"Memory is a special faculty of the mind to conserve or retain what has been previously experienced or acquired through learning and, then, at some later stage, to revive or reproduce it in the form of recall or recognition to enable us to utilize such learning in different situations of daily life. How we remember can be explained through the models of memory. The levels of processing model suggested by Craik and Lokhart emphasizes that the ability to remember depends on the levels at which we process the information. The deeper the processing of the information, the longer it can be remembered. The other model, Atkinson and Shiffrins’s storage and transfer model, put forward the concept of three separate kinds of storage for the three types
After reading an article by Endel Tulving, he talks about memory retrieval with regards to the human brain. He states in his thesis "The purpose of the present article is to question the traditional view that remembering the past and knowing things learned in the past represent similar cognitive processes" (Tulving, 1989). He continues by saying "I would suggest that remembering and knowing, as these terms are used here, are more appropriately conceptualized as operations of two hypothetical memory systems, episodic and semantic memory, and that in that sense they are not only similar, as all memory systems must be, but also basically different" (Tulving, 1989). In Tulving's first piece of evidence to support the above thesis he uses an example of a case study. He talks about "a 30-year-old man, whom we shall call K.C., had an accident that changed his life" (Tulving, 1989).
If we as helpers believe that a clients is acting on their present every day life situatuon due to what has happened in their past, we as helpers will be more interested in practing a theory that empasises in helping that client with their past experiences. The main point of Freuds Theory “Phenomenolgical Theory” is to deal with the structure of the clients personality. According to Freud, a human beings personality is made up of three distrinct structure, id, ego and superego found on page (120) of the “Okun/Kantrowitz” text in the book “Hums 250 Working with individuals Columbia College Edition.” The id is though as the clietns “primal urges' things like fufilling the need to eat, sleep and gass on genes to future generations. The main concern of the id for the client to to get immediate gratificate, the id is also located in the unconscious part of the clients mind set. At the infant stace is when the id-driven mindset begins.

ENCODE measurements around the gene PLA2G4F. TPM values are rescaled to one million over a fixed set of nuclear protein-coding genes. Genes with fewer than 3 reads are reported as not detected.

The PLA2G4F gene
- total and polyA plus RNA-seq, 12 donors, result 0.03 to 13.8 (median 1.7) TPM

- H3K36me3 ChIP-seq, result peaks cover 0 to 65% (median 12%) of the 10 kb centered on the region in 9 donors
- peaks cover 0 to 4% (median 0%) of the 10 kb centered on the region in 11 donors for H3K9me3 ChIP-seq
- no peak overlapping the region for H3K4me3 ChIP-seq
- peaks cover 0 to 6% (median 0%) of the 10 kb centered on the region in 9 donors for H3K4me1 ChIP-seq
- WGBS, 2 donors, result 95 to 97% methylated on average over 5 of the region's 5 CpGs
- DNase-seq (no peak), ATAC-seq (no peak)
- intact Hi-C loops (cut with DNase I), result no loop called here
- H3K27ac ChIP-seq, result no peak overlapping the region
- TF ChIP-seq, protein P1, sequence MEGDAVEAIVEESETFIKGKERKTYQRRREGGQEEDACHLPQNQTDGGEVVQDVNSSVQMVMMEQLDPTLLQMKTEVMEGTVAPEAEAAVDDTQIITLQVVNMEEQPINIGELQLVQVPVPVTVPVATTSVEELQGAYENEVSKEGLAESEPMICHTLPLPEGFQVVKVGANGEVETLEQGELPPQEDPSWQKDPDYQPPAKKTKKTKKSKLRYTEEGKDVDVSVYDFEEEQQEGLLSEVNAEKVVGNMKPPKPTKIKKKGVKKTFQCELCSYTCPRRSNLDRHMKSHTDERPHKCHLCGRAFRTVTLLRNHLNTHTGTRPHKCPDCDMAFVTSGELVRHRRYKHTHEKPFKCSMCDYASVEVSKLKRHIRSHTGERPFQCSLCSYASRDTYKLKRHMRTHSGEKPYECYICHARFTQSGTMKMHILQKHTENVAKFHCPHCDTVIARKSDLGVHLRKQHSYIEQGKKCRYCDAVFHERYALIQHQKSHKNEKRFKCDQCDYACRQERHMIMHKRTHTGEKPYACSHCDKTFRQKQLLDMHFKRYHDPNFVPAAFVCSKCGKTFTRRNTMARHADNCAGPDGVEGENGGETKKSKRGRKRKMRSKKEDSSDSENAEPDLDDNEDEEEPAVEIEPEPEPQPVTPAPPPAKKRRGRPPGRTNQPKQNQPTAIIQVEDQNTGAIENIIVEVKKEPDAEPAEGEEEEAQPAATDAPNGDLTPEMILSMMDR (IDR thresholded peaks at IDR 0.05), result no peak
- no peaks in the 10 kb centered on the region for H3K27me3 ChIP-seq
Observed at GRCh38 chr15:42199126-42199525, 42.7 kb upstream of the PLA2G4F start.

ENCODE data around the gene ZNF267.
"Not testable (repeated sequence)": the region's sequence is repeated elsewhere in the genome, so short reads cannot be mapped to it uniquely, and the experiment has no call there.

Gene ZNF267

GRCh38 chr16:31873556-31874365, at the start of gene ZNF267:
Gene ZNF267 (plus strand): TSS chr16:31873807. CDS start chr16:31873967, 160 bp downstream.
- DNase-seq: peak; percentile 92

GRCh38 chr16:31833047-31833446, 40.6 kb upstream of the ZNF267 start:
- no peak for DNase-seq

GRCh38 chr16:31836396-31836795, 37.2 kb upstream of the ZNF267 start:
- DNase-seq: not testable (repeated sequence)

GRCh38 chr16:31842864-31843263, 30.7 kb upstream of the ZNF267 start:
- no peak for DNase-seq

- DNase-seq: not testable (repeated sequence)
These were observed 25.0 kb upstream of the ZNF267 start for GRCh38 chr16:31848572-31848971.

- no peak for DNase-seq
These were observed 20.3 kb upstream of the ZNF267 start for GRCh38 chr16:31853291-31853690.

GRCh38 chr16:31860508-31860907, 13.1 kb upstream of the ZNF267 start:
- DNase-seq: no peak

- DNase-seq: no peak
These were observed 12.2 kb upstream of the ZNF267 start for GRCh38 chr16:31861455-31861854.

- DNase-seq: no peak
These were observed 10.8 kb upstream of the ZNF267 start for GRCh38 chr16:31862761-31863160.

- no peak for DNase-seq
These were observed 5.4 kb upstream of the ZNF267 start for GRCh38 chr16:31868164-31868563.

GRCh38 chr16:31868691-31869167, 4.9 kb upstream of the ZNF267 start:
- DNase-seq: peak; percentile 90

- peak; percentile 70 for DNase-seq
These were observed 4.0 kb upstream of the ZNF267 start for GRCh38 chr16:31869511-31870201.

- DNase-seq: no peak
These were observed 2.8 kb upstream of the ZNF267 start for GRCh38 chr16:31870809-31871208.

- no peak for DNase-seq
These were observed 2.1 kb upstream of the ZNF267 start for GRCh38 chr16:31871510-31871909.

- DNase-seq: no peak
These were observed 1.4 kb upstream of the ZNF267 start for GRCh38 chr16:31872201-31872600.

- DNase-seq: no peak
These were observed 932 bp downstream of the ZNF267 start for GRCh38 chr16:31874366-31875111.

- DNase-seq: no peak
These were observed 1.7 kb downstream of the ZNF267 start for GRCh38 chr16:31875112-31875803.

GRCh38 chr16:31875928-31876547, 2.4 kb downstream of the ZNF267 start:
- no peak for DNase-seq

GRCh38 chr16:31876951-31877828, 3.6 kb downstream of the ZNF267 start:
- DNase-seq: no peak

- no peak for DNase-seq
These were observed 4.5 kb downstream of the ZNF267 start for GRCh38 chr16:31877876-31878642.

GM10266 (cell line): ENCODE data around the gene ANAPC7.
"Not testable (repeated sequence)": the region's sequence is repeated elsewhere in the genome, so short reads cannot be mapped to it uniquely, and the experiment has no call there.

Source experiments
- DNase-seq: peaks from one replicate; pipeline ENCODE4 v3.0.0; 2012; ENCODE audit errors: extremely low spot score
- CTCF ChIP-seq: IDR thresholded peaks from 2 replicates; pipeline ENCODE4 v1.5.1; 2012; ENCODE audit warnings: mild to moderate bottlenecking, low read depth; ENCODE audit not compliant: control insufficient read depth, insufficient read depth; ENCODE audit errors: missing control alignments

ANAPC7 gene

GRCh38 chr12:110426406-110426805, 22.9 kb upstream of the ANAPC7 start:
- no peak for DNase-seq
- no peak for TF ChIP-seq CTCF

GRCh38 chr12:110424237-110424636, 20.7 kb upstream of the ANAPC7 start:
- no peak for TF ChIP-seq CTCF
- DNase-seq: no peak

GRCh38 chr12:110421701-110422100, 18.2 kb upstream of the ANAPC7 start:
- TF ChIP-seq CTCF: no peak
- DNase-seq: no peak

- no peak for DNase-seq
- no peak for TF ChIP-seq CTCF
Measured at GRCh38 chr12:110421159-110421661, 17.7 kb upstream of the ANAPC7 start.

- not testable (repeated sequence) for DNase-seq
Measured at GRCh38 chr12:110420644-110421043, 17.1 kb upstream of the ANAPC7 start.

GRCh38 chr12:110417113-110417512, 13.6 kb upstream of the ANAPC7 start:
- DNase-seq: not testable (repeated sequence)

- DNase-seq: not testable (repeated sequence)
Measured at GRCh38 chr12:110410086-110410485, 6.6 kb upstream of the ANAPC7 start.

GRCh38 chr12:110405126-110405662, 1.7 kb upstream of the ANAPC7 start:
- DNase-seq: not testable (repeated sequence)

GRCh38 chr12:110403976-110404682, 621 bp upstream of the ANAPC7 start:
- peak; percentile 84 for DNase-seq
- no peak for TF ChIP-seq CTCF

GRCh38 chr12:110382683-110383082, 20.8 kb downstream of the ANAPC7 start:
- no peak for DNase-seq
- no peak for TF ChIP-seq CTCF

With saying this, there are also many things that contemplate whether their information is as precise as they say. There are an abundance of factors that affect the accuracy of eyewitness testimony. “Psychologists usually separate the process of remembering into three stages: Encoding, storage and misinformation effect”(Science) First off, how does the brain store our information? Storage is the more or less passive process of remembering
Bartlett, 1932; Head, 1920; Piaget, 1926) which was inspired mainly by cognitive psychology (e.g., Rumelhart, 1975) and the early Gestalt psychology of the 1920s. It was also a great help to the studies done in the realm of artificial intelligence. Barlett (1932) considered schema as “memory structures abstracted from idiosyncratic experiences” which play a significant role in the processes of narrative comprehension and recall (Hakemulder, 2006). Schema theory thus shed light on the way of people goes through their everyday experiences by providing “explanation for facts from human cognitive adaptability to the use of definite reference in specific circumstances” (Stockwell, 2006, p.
The cognitive theory focuses on how people learn from the processing of information. It discusses the concept such as memory, problem-solving as well as decision-making. Like behaviourists, they observed actions empirically to make interpretations about the internal mental progression (Yilmaz, 2011). According to Kuljis & Lui (2005) and Taylor et al. (2000), focus on arguments on how student learn large volumes of meaningful information by exposing them to a verbal teaching method.